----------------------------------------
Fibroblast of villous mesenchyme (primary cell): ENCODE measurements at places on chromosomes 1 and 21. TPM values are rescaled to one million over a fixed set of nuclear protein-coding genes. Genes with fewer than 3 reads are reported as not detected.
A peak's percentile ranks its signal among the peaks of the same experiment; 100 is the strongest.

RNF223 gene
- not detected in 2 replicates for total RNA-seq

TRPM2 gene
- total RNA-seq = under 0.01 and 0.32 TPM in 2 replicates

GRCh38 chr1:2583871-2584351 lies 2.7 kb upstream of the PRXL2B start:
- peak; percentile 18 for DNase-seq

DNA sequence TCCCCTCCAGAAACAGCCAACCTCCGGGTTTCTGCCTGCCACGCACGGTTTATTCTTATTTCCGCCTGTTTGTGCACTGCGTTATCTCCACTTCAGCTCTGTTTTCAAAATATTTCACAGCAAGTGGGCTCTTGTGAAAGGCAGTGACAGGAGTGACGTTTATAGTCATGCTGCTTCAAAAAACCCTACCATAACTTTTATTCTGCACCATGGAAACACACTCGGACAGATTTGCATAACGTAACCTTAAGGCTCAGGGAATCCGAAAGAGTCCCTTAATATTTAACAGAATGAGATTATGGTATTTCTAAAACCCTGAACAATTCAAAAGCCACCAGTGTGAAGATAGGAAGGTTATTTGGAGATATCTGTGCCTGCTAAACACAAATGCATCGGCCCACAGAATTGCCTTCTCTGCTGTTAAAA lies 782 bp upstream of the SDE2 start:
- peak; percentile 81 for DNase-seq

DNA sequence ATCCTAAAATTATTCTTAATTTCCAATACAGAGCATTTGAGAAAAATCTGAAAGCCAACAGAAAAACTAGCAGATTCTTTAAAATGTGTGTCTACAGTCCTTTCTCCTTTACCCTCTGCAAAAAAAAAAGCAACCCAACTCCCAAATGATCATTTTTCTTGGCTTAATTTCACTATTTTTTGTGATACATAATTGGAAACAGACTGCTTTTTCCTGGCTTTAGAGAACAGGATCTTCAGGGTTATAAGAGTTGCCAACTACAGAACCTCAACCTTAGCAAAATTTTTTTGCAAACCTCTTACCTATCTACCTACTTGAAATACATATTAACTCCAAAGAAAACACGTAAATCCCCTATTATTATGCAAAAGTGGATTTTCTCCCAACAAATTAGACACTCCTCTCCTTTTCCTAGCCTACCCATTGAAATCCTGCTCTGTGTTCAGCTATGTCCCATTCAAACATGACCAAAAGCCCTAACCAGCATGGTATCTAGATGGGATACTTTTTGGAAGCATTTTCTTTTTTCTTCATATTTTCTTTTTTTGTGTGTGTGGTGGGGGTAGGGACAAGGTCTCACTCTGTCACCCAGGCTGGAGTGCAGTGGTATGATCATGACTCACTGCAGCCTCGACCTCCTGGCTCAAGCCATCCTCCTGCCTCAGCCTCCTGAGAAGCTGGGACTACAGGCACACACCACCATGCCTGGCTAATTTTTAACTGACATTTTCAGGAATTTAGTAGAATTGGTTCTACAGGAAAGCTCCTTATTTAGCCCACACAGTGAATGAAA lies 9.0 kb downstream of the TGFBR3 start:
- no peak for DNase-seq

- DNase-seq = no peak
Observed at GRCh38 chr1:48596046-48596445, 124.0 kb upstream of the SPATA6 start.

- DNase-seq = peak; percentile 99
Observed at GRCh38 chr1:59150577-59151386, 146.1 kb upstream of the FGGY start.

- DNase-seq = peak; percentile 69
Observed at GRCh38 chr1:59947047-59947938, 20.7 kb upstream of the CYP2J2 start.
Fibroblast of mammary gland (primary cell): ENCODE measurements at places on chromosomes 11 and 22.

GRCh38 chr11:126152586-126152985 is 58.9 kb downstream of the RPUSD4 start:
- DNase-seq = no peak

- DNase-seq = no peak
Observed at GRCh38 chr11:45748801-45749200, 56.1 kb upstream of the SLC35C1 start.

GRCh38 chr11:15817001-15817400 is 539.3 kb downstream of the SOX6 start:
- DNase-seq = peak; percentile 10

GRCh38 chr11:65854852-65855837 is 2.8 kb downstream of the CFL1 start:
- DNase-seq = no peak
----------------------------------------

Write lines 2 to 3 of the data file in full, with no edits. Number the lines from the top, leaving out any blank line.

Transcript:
A peak's percentile ranks its signal among the peaks of the same experiment; 100 is the strongest.

RNF223 gene